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 School Improvement:  More on Systems
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There are two kinds of systems

(a) 'mechanical' (eg, production line)
(b) self-organising (eg, community)

It is important to distinguish between these types.  Each system may be placed on a mechanical ….. self-organising continuum


Systems in Schools

  • Curriculum
  • Financial
  • Personnel
  • Recreation
  • Assessment
  • Student support
  • Staff Appraisal
  • Enrolment
  • Maintenance
  • Planning
  • Reporting
  • Supervision
  • Teaching
  • and many more ...


Mechanical Systems  Mechanical systems are improved by reducing variation in

  • suppliers & inputs,
  • (physical) processes,
  • outputs, and recipients
  • Identify causes of variation
  • Stabilise (reduce special causes)
  • Improve system (reduce common causes)

Managing the right aspects of schools as mechanical systems saves a great deal of time, effort, and helps ensure the right people are doing the right tasks in the right order at the right time….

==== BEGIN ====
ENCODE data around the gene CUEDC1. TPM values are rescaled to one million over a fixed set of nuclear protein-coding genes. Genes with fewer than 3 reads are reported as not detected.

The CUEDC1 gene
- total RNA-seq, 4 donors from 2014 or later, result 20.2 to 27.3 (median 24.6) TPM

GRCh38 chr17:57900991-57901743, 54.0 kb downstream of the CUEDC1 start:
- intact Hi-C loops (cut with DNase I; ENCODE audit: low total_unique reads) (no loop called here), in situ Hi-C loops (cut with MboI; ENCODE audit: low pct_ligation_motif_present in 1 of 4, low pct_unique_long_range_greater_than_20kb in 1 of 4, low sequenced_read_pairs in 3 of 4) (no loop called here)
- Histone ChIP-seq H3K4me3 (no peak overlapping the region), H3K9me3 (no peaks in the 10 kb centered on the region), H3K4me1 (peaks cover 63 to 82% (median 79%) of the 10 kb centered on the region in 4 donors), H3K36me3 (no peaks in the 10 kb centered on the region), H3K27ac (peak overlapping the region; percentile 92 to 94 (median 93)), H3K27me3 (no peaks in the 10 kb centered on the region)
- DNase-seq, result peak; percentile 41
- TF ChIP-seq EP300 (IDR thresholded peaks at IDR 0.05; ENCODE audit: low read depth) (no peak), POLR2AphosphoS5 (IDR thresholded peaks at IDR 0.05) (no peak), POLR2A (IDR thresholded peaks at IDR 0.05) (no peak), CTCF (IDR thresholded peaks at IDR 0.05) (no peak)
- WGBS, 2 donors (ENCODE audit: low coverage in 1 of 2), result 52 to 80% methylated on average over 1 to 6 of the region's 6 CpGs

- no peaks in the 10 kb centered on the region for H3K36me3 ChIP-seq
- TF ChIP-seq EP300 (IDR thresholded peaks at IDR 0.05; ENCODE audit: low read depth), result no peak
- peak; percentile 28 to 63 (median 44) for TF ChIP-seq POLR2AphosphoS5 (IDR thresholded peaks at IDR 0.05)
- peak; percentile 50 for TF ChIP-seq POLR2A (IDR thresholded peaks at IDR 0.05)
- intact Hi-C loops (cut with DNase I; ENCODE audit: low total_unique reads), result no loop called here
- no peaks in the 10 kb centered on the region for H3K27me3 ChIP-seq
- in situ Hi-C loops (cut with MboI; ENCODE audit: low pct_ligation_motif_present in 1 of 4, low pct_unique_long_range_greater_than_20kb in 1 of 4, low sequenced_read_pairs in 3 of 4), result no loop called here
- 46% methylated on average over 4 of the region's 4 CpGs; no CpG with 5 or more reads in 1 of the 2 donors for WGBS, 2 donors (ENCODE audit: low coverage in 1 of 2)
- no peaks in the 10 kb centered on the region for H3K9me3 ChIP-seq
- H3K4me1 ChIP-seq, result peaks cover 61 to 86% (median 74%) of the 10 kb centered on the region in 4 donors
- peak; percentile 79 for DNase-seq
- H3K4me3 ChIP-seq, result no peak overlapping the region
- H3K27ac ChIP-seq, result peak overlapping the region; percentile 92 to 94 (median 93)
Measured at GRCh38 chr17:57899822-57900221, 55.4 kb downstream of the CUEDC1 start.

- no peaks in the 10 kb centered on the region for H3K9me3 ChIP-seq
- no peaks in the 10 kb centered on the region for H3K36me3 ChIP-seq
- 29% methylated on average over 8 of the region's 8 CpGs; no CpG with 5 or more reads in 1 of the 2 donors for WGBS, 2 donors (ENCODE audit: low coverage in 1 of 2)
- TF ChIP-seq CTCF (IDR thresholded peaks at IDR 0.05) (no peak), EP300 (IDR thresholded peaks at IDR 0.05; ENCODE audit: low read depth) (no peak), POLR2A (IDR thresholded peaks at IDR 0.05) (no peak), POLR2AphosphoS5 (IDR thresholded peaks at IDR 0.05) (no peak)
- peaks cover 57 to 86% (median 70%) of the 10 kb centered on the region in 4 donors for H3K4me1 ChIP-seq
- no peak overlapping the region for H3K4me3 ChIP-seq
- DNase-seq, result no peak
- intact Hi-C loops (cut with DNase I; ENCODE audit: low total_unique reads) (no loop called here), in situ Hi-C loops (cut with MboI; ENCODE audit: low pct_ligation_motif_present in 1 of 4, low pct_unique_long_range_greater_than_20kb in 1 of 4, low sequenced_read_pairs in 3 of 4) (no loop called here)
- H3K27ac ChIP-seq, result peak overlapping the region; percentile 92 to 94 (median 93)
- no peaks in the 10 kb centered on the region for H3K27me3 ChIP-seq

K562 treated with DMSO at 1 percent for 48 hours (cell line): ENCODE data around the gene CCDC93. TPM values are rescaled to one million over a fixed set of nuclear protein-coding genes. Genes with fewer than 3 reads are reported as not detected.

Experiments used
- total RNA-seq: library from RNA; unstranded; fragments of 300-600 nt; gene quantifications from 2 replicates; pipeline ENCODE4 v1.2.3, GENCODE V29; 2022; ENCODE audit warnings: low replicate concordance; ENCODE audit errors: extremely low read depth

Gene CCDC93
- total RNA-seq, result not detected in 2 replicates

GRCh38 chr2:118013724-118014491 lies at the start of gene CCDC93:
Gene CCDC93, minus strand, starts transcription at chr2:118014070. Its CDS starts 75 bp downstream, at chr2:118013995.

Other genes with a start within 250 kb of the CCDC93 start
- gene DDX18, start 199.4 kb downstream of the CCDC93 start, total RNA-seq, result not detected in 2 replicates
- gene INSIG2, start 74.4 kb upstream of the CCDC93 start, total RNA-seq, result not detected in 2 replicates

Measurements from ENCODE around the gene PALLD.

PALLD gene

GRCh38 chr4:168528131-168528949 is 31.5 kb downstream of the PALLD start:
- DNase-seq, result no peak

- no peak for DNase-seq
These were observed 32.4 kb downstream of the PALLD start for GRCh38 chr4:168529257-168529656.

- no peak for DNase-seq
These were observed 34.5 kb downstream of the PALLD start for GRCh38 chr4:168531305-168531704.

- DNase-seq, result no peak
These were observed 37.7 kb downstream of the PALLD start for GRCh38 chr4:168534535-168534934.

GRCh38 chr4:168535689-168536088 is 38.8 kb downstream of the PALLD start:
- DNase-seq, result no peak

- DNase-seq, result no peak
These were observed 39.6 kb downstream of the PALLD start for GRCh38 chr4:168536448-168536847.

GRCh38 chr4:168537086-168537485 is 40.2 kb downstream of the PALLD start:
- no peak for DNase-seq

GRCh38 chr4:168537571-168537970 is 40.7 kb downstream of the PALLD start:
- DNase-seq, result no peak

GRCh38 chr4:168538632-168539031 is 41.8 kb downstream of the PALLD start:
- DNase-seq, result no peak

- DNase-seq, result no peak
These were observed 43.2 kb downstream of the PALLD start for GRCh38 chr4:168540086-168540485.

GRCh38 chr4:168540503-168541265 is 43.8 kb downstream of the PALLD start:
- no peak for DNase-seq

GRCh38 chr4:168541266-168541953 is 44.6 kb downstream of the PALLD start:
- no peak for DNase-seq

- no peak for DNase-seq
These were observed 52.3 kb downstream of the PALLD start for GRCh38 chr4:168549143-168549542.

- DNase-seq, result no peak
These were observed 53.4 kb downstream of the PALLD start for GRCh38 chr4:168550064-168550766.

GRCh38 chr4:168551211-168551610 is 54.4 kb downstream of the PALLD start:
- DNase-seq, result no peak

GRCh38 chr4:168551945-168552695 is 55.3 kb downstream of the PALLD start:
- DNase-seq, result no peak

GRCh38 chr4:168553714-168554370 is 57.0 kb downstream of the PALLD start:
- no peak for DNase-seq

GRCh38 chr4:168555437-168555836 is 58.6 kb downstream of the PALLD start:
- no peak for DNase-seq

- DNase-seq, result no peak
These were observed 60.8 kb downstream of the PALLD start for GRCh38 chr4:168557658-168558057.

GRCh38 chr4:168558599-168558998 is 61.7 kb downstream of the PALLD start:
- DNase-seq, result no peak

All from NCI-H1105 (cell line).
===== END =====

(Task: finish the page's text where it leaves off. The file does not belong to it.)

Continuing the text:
Managing the wrong aspects of schools as mechanical systems diminishes cooperation & initiative and increases the need for supervision & control


Self-Organising Systems are improved by attention to

  • meaning
  • knowledge, values, principles & purposes
  • relationships & commitments
  • skills (ability to act in the circumstances)

Managing the right aspects of schools as self-organising systems increases cooperation & initiative and decreases the need for supervision & control

Systems & culture

Everyone works in one or more systems. The task of the manager is to improve the system with the help of the people in the system

Improvement is any change in a system which makes it easier for people to do their work well


Common management illusions

  • Mechanical systems can be controlled. In fact all systems exhibit variation.
  • Self organising systems are unstable. In fact they may be somewhat unpredictable but highly stable & have deep coping capacity)
  • Managers can choose whether the system will be mechanical or self-organising.   In fact the illusion of being mechanical is often supported by a systems' self organising nature)